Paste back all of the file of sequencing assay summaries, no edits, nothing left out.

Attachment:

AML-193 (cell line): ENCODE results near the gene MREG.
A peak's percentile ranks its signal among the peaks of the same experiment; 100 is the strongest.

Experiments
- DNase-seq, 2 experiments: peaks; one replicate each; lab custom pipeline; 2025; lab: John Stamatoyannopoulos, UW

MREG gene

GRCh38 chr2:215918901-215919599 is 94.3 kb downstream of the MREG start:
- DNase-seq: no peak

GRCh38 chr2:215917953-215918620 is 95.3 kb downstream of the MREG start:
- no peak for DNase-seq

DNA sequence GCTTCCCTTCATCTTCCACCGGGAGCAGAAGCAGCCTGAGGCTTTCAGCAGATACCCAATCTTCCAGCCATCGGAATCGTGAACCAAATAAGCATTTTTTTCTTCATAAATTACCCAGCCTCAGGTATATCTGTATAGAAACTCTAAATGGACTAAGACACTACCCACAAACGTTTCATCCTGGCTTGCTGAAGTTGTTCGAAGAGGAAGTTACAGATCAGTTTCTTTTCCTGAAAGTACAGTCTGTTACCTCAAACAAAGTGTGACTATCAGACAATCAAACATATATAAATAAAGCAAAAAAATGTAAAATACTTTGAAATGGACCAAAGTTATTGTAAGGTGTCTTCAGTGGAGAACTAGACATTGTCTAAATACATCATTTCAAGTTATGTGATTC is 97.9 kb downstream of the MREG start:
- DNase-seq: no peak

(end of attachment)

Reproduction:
AML-193 (cell line): ENCODE results near the gene MREG.
A peak's percentile ranks its signal among the peaks of the same experiment; 100 is the strongest.

Experiments
- DNase-seq, 2 experiments: peaks; one replicate each; lab custom pipeline; 2025; lab: John Stamatoyannopoulos, UW

MREG gene

GRCh38 chr2:215918901-215919599 is 94.3 kb downstream of the MREG start:
- DNase-seq: no peak

GRCh38 chr2:215917953-215918620 is 95.3 kb downstream of the MREG start:
- no peak for DNase-seq

DNA sequence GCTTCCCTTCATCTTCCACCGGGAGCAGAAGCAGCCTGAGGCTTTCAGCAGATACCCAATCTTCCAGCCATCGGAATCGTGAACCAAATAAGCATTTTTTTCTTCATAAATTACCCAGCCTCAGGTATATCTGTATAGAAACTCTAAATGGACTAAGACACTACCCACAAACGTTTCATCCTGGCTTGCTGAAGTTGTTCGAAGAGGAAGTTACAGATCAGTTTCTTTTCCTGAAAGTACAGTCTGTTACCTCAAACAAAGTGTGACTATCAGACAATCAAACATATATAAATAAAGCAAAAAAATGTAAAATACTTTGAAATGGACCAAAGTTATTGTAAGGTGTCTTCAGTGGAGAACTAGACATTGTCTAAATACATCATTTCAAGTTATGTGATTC is 97.9 kb downstream of the MREG start:
- DNase-seq: no peak